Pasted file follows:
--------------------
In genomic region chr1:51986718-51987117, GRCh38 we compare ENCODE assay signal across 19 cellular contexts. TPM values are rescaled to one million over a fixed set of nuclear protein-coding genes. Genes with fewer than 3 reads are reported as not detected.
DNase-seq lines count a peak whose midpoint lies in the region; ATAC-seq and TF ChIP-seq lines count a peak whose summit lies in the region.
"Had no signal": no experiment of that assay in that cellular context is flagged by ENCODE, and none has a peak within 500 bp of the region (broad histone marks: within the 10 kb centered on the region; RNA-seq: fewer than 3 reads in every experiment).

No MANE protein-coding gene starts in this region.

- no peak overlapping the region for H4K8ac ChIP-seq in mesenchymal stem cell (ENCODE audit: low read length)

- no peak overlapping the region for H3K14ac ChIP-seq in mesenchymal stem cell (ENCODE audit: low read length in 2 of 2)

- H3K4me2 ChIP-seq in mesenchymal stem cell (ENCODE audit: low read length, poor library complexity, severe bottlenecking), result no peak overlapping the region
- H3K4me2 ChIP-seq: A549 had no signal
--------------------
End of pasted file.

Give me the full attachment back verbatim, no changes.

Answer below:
In genomic region chr1:51986718-51987117, GRCh38 we compare ENCODE assay signal across 19 cellular contexts. TPM values are rescaled to one million over a fixed set of nuclear protein-coding genes. Genes with fewer than 3 reads are reported as not detected.
DNase-seq lines count a peak whose midpoint lies in the region; ATAC-seq and TF ChIP-seq lines count a peak whose summit lies in the region.
"Had no signal": no experiment of that assay in that cellular context is flagged by ENCODE, and none has a peak within 500 bp of the region (broad histone marks: within the 10 kb centered on the region; RNA-seq: fewer than 3 reads in every experiment).

No MANE protein-coding gene starts in this region.

- no peak overlapping the region for H4K8ac ChIP-seq in mesenchymal stem cell (ENCODE audit: low read length)

- no peak overlapping the region for H3K14ac ChIP-seq in mesenchymal stem cell (ENCODE audit: low read length in 2 of 2)

- H3K4me2 ChIP-seq in mesenchymal stem cell (ENCODE audit: low read length, poor library complexity, severe bottlenecking), result no peak overlapping the region
- H3K4me2 ChIP-seq: A549 had no signal